The Boston Phoenix
Review from issue: January 6 - 13, 2000

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US 1

The independence of Robert Kramer

by Chris Fujiwara

"MAN WITH A MOVIE CAMERA: ROBERT KRAMER," At the Harvard Film Archive January 7 through 18.

Robert Kramer Robert Kramer, one of the most important American independent filmmakers, died in November at age 60, leaving a body of work that is legendary, among those who have been privileged to follow it, for its originality and lucidity. In showing some of this work over the next two weeks, the Harvard Film Archive is offering an opportunity that's generally denied Americans, for whereas Kramer's films are known and prized in Europe, where he lived since the early '80s, they're all but invisible here. This is as true of the politically radical fiction Ice (1969; January 10 at 7 p.m.), which made his reputation, as of his later films -- challenging meditations on place and presence that cross and recross the line between fiction and documentary.

In the brooding, irresistible epic Route One/USA (1989; January 8 at 7 p.m. and January 13 at 7 p.m.), Kramer and fellow expatriate Doc (Paul McIsaac) join in a trek from the beginning of Route 1 in Maine to its end in Florida. The journey is a doomed search for identity and wholeness. Doc enters, fleetingly, a succession of private worlds, each of which reveals itself to the camera, sometimes in a canned, practiced way suggesting that cameras have been here before (a self-aggrandizing community leader in Bridgeport, Connecticut; a barker in front of the Tragedy in U.S. History Museum in St. Augustine, Florida), sometimes in a capsule of time that is hard, unfamiliar, and complete (an aged Indian woman in Maine going back over her life).

"Everything's different and nothing has changed," Doc observes near the beginning of the journey, after observing a spectral anti-abortion picket line in New Hampshire. "The same civil wars are still being fought." Route One/USA has a great density of themes. Running throughout is the idea of rebellion: rebellion of the colonists against Britain, of the South against the North, of child against parent. Constantly, the themes of parents and children, of history, legacies, memory, are linked to the cinema and to photography. The title of the army-recruitment promo tape that an officer proudly displays for Kramer's camera is "Dear Dad." Earlier, two teenage newlyweds are asked: "What were you thinking of when the photographer was taking your picture?" The groom answers, "I was thinking of our kids in the future, how I would show them what their mom was like, to give them pride."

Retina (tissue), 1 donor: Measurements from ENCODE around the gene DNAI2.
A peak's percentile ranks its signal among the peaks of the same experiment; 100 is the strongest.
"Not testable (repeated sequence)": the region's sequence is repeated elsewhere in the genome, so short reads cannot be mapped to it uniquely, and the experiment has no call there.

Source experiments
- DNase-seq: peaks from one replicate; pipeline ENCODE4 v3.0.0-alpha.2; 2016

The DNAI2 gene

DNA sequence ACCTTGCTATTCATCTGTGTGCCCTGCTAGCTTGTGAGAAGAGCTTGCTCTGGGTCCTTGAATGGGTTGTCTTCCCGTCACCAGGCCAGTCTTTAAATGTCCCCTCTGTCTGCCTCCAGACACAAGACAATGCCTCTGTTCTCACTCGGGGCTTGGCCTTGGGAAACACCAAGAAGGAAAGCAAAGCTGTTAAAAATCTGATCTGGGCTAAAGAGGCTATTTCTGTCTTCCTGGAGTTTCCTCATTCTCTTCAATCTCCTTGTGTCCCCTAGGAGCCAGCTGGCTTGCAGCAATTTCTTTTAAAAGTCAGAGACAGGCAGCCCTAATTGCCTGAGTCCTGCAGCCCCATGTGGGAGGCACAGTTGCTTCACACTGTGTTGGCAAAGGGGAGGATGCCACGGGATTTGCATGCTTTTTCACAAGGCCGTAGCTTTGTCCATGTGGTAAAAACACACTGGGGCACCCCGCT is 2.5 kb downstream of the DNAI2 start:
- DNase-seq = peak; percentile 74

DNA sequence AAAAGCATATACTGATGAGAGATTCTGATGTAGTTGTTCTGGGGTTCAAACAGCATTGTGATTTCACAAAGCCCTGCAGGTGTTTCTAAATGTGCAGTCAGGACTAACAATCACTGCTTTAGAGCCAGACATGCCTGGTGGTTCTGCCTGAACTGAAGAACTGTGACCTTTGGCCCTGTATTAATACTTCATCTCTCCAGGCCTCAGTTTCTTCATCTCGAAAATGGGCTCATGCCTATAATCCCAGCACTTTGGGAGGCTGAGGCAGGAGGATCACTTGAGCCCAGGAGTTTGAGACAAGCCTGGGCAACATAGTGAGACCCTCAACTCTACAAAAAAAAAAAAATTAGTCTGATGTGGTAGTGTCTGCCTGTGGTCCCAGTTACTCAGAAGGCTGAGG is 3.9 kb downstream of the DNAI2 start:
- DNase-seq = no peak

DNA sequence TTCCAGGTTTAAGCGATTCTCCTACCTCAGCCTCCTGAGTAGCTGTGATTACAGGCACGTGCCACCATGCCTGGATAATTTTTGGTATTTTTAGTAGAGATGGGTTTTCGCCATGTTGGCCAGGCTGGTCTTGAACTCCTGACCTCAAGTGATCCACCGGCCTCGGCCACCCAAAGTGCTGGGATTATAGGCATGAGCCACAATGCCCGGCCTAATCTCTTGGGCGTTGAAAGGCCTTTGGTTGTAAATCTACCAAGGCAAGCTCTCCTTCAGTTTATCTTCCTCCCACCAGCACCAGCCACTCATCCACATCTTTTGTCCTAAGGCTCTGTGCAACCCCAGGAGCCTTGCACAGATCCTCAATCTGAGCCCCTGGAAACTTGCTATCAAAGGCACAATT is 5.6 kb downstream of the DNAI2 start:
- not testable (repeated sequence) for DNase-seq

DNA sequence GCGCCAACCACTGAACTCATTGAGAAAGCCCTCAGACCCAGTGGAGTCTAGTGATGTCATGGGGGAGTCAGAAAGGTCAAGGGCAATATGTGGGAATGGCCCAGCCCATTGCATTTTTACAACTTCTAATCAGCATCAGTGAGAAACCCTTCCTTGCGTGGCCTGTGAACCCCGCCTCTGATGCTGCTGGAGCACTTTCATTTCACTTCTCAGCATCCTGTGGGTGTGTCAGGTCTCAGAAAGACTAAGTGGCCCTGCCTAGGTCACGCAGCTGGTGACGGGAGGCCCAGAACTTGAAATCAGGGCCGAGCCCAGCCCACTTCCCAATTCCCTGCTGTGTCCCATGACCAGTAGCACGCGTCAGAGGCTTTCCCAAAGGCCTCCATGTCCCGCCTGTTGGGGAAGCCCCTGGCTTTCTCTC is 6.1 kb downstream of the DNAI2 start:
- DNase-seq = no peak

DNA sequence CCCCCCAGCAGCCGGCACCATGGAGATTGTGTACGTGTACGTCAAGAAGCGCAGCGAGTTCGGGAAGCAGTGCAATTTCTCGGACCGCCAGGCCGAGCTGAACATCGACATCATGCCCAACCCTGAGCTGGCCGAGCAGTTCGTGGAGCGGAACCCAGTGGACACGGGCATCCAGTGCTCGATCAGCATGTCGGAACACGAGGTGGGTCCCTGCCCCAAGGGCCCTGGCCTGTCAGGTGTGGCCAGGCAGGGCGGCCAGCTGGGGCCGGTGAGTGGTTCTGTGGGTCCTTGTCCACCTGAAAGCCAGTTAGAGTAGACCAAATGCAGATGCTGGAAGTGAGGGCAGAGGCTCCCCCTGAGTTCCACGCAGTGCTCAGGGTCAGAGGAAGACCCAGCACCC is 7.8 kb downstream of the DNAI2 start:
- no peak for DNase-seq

The film's complexity of viewpoint, rhythm, and pace matches the complexity of its personal and social narratives. The figure of Doc -- a skeptical observer prowling nervously around the periphery of scenes -- casts melancholy and doubt over the film but never dominates it entirely. Kramer washes us in things, conversations, information; he gives us events staged, reflected on, and isolated in time as if they were part of a dramatic narrative film: the bride and groom rehearsing their wedding vows, or Doc's abrupt decision, in a barber's chair, to abandon the journey -- a decision that results in a radical freeing of the film's style and mood. Much of the last stage of the film is a lyric poem about the Miami waterfront: bird cries and sounds of creaking and humming form a concrete symphony. The gliding images make explicit the longing for distance, for transcendence, that one feels throughout Kramer's film.

The magnificent Point de départ/Starting Place (1993; January 9 at 6 p.m. and January 11 at 7 p.m.) is one of those rare films that add distinctly to our knowledge of the world and that enhance our perceptions of things, sounds, and relationships. This personal documentary about Vietnam, which is also a meditation on the contact between two cultures, takes its title, perhaps, from another film, another encounter. In 1969 Kramer went to North Vietnam to make a film, People's War. The urgency of the need to oppose the Vietnam War was a "starting place" for many Americans, including Kramer's friend Linda Evans, whom we meet in an extremely painful sequence in Starting Place.

Returning to Vietnam, Kramer finds that the survivors of the country's political struggles are now occupied with personal struggles, above all with the struggle to preserve history, memory, and meaning. Why are Kramer's shots and his cuts so satisfying and so mysterious? The beauty of this film derives partly from his ability to convey love for his camera's subjects, from his attentiveness and responsiveness to their looks. One of the wonders of Starting Place is its extraordinarily sensual soundtrack. I've seen three Kramer films, and I have no doubt that he was a real filmmaker, one of the only ones.

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